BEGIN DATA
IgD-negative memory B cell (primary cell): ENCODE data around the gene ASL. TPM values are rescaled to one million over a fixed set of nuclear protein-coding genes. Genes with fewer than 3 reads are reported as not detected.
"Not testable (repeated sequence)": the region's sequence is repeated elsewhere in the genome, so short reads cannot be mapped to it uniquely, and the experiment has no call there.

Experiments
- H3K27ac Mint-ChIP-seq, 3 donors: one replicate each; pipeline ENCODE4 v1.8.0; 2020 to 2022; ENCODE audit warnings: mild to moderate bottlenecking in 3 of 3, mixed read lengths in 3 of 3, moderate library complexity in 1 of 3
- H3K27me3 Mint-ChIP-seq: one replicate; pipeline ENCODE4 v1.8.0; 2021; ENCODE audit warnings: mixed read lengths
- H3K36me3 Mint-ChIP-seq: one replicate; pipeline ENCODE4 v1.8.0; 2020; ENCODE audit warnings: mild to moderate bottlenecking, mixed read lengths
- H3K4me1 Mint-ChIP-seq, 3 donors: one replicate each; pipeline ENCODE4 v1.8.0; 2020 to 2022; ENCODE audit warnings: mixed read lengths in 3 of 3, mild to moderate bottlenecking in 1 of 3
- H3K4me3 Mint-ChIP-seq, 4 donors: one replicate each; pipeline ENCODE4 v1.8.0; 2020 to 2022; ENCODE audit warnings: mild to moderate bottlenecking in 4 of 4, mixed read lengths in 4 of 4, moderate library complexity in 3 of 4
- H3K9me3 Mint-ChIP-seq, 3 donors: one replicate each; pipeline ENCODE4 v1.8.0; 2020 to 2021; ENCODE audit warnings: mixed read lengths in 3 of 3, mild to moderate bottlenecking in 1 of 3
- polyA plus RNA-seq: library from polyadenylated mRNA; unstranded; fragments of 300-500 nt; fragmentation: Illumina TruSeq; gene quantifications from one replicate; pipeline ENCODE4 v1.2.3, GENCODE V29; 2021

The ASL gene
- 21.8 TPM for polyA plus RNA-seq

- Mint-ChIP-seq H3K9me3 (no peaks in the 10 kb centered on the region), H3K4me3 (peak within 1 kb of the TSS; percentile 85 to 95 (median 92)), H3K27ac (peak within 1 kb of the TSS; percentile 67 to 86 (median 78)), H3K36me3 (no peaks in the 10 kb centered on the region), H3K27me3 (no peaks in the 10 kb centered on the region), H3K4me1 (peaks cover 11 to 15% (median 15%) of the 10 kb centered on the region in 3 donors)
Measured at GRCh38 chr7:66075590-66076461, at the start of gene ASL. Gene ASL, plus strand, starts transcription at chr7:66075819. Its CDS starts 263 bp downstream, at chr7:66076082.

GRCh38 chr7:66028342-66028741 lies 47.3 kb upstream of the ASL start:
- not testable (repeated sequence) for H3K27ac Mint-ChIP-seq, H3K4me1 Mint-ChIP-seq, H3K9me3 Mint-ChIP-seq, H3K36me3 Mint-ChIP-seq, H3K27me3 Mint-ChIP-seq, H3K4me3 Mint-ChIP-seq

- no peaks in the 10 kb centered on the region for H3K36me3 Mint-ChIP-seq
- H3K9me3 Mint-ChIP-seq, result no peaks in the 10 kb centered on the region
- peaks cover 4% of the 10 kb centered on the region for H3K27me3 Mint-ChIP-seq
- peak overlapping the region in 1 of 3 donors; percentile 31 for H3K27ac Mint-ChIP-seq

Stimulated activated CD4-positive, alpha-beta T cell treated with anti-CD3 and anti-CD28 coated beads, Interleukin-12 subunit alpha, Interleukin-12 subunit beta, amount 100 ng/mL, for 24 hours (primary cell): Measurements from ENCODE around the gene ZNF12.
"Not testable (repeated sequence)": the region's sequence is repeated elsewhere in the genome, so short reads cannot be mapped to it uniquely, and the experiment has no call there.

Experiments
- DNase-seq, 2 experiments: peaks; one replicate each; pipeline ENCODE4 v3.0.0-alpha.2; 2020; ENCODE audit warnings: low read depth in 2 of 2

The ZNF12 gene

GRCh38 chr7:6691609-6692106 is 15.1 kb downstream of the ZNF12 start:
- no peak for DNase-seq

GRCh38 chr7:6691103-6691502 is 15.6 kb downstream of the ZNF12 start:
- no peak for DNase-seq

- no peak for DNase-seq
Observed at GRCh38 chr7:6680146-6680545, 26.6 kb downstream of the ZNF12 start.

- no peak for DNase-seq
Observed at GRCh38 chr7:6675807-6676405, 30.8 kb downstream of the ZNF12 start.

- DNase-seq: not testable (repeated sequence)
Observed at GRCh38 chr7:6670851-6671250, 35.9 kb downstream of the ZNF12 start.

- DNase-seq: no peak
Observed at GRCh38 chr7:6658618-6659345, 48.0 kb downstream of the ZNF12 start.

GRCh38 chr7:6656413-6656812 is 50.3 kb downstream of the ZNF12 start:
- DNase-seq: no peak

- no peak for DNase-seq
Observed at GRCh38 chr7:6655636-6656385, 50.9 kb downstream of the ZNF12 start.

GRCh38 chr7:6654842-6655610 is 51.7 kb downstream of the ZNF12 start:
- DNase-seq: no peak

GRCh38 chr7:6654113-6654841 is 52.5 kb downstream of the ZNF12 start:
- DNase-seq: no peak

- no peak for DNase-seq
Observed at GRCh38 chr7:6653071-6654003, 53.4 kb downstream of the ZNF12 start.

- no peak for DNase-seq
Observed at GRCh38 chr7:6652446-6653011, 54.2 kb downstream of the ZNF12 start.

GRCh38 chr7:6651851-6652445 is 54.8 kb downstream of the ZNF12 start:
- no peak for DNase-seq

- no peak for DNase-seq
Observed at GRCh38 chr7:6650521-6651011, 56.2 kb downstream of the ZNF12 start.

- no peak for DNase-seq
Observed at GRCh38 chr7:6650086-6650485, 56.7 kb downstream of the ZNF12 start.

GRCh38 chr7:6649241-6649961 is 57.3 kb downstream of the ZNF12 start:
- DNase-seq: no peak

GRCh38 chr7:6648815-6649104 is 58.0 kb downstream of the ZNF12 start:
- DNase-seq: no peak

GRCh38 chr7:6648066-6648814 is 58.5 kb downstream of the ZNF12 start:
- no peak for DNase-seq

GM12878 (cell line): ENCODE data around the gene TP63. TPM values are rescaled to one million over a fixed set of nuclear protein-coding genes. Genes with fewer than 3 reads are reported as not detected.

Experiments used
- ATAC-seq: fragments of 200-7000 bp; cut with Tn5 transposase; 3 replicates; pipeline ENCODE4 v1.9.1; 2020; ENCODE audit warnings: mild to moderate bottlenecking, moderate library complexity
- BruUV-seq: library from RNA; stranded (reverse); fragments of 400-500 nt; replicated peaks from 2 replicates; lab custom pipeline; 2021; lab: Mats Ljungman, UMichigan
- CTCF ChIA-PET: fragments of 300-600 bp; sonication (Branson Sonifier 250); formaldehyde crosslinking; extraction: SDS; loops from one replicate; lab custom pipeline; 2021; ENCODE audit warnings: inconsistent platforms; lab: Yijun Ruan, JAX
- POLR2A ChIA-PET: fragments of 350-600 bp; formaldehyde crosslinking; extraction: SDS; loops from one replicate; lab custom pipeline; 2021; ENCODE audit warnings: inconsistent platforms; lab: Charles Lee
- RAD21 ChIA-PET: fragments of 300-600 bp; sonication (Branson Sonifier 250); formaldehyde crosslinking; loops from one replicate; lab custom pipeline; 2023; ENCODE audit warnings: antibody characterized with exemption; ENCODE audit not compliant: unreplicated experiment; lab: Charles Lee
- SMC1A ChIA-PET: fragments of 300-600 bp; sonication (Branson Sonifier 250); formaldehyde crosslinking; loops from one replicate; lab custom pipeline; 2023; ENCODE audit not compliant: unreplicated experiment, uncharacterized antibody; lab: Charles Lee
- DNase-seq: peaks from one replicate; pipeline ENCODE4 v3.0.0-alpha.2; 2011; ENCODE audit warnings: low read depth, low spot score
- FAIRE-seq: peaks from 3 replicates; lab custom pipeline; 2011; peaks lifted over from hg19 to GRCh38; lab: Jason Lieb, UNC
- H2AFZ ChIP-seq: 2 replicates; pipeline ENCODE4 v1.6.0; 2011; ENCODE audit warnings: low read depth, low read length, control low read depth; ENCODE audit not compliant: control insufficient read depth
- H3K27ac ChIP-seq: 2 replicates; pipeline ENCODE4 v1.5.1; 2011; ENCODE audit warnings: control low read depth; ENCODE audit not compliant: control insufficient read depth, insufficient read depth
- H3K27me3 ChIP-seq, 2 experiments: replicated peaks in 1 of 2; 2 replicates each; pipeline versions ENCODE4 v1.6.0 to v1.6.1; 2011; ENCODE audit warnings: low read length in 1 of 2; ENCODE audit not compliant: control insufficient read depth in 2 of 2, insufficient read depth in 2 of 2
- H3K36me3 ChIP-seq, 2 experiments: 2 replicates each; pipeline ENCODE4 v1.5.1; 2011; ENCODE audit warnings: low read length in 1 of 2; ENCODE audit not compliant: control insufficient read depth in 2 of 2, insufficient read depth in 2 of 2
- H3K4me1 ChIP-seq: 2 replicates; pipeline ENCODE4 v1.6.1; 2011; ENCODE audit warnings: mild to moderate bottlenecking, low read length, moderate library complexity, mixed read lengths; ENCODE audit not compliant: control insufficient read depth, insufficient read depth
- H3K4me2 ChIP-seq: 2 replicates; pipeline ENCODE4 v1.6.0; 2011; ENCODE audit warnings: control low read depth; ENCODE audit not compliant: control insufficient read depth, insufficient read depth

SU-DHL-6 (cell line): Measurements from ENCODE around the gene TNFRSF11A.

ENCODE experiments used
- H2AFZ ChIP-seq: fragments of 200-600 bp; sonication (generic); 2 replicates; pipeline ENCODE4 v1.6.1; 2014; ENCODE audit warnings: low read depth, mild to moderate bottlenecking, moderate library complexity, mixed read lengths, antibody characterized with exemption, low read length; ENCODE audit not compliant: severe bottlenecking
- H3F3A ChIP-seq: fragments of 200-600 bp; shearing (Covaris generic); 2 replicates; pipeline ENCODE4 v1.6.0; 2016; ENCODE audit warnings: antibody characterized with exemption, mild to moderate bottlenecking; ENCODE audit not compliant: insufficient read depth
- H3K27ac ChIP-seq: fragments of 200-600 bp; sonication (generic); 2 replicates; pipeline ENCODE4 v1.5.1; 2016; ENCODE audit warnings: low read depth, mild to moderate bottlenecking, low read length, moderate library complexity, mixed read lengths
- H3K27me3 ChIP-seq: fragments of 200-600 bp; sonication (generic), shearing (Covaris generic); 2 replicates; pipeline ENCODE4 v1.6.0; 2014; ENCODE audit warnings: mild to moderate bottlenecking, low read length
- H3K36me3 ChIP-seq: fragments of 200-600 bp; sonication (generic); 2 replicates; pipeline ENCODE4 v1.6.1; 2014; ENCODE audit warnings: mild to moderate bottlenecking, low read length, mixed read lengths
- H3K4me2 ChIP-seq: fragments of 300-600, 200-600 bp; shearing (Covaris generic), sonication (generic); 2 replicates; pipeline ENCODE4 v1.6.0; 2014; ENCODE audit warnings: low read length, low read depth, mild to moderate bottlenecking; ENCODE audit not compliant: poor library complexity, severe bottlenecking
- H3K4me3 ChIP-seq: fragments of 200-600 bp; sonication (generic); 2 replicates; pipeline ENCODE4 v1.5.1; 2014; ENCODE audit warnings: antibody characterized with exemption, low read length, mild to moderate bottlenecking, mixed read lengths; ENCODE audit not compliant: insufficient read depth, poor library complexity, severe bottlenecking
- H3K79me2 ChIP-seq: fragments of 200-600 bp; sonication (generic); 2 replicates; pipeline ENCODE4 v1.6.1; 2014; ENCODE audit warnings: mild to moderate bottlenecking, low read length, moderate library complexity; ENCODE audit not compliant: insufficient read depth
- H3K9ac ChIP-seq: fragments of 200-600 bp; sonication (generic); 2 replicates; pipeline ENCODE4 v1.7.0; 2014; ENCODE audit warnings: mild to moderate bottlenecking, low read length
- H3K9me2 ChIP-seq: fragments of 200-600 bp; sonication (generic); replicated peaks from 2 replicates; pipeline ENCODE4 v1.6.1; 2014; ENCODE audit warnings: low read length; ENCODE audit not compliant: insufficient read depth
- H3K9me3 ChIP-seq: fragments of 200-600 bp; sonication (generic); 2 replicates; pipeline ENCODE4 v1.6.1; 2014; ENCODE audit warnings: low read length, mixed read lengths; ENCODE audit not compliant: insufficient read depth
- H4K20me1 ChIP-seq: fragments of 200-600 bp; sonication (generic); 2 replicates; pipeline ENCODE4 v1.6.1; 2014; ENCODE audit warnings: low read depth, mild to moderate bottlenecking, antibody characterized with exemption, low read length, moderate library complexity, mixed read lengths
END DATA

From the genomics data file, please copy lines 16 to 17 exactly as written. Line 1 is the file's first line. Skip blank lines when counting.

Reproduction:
- not testable (repeated sequence) for H3K27ac Mint-ChIP-seq, H3K4me1 Mint-ChIP-seq, H3K9me3 Mint-ChIP-seq, H3K36me3 Mint-ChIP-seq, H3K27me3 Mint-ChIP-seq, H3K4me3 Mint-ChIP-seq

- no peaks in the 10 kb centered on the region for H3K36me3 Mint-ChIP-seq